Newport Jazz Festival 50th Anniversary Tour is a Burner

R.J. DeLuke By

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The Newport Jazz Festival 50th Anniversary Tour celebrating the anniversary and legacy of George Wein's archetypal jazz festival is a sparkler, featuring superb musicians and exciting music; younger stars and one of the great jazz elders. It’s a polished program and a thoroughly enjoyable night for those fortune enough to make one of the tour stops that run through the end of March.

On Feb. 7, the group played the exquisite Proctors’ Theatre in Schenectady, NY. And, with help from James Carter’s burning tenor and baritone sax work, Randy Brecker’s blaring trumpet, James Moody’s splendid tenor sax and terrific rhythm support from Howard Alden on guitar, Cedar Walton on piano, Lewis Nash on drums and Peter Washington on bass, they blew the lid off the joint.

The tour almost has a feel of another famous aggregation – the old Jazz at the Philharmonic under the leadership of Norman Granz. Years ago, Granz started a the jam-like concert at a venue in California, but then toured it around the country and the world over a period of years under the JATP name. It always carried jazz greats in different combinations, like Ella Fitzgerald, Billie Holiday, Charlie Parker, Dizzy Gillespie, Lester Young, Flip Phillips, and more. The Newport show has that style, with each player getting solo space. There were different combinations of musicians to give it variety. While it was largely jamming on jazz classics, the playing was excellent and there was a sense of energy and vitality throughout, nothing stale or stodgy.

‘When it started out, [Wein] set the standard for outdoor jazz festivals,” said Brecker prior to the show. “He also set the standard for exporting jazz to Europe. And all over the United States for that matter. He was quite the entrepreneur. The Newport Festival was really one of the first of its kind and, particularly back then, was really important to people’s careers. People’s careers could be made or broken after having played at the festival. And of course that is now under various names.”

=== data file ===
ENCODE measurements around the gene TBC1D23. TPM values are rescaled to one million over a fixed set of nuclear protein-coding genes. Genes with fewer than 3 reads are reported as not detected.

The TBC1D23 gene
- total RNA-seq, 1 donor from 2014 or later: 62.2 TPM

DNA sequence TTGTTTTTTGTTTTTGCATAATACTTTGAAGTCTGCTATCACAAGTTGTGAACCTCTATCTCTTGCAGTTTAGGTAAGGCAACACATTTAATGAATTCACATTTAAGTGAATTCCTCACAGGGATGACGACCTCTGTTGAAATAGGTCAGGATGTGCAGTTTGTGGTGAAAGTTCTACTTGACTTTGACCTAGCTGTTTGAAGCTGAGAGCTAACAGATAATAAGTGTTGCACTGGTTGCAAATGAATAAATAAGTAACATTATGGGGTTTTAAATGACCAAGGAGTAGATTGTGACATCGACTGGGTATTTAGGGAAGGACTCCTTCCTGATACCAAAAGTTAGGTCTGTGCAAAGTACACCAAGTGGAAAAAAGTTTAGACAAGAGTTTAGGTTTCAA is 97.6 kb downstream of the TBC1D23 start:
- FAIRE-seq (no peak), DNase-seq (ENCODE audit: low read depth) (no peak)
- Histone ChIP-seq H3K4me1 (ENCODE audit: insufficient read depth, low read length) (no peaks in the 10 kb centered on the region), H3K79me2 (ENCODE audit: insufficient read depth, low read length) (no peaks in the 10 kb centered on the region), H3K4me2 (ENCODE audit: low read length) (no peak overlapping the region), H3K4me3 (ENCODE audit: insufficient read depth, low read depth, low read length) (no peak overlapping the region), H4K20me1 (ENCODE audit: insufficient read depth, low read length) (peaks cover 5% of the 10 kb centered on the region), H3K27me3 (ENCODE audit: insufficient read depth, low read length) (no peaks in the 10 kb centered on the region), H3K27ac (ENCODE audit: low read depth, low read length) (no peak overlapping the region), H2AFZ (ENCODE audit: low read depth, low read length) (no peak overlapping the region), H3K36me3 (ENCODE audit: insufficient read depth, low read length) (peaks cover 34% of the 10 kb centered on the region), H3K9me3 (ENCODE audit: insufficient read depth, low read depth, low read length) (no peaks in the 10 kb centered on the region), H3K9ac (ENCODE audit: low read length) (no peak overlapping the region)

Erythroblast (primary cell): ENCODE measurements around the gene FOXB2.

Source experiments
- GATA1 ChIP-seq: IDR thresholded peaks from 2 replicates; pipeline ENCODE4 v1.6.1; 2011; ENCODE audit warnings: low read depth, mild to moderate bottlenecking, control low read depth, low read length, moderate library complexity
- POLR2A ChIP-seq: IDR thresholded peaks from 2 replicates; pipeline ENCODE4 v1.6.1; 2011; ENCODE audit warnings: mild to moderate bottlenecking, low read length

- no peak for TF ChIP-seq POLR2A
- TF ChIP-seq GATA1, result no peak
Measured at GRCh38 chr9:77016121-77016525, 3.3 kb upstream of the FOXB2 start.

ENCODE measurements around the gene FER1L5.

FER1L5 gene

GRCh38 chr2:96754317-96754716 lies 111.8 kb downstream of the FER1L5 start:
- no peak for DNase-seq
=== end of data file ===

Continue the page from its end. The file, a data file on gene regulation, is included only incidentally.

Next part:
“On some tunes we have arrangements and we do some of the tunes pretty much every night. But other portions of the show we each are featured, one by one, throughout the evening,” he said. “Generally on those tunes, where it’s just myself and a rhythm section, or if it’s just James Moody and a bassist, that part of the night we’re free to pick whatever tune we want to do. Sometimes that’s influenced by whoever went before us. If they change up, then we change up. So it keeps it fresh.”

Carter was one of the highlights, playing in his brash and busy style. His energy is amazing. He pulled out all his honking and flashy technique while swinging his ass off on Colman Hawkins’ “Stuffy,” but also exhibited more subtle style and taste in a duet treatment of “Don’t You Know That I Care” with Alden. Brecker was featured on a nod to Miles Davis, providing a rendition of “Someday My Prince Will Come,” that was sweet. The trumpeter has technique to burn, and he made the song a nod to Miles, but not imitative.

Walton’s underrated and excellent piano chops were displayed in a trio version of “Without a song,” while Alden sowed he is a young guitarist to be reckoned with on “66 Bars on Wilshire Boulevard” from the Barney Kessel book, as well as his duet with Carter. Nash and Washington – both stellar players who are very much in-demand and highly regarded among their peers – got their chances to shine on “Caravan.”

It was a particular delight to see Moody in the formation. He is one of the elder statesmen of jazz and still plays hot tenor in the bebop style that he played for so many years, from it’s beginning, with Dizzy. He even took on the role of class clown so often played by his mentor, joking with the audience on frequent occasions. His “Body and Soul” with just Washington’s support was delectable, and he held his own with the bravado of Carter during the sax duel of “C-Jam Blues.”

He’s known for his solo so many years ago that became “Moody’s Mood for Love” which was put to a lyric by Eddie Jefferson, one of the shining stars of “vocalese,” the art of putting words to jazz instrumental solos. On this night, Moody himself gave the vocal rendition in Jefferson style, comical and touching as well.

The 50th Anniversary Tour isn’t just a jam. It’s a group of great musicians having a ball and letting the audience in on the moment. They play the music of the past, but with such élan that it washes away any sense of “old.” As Newport continues, celebrations like these are a good idea.


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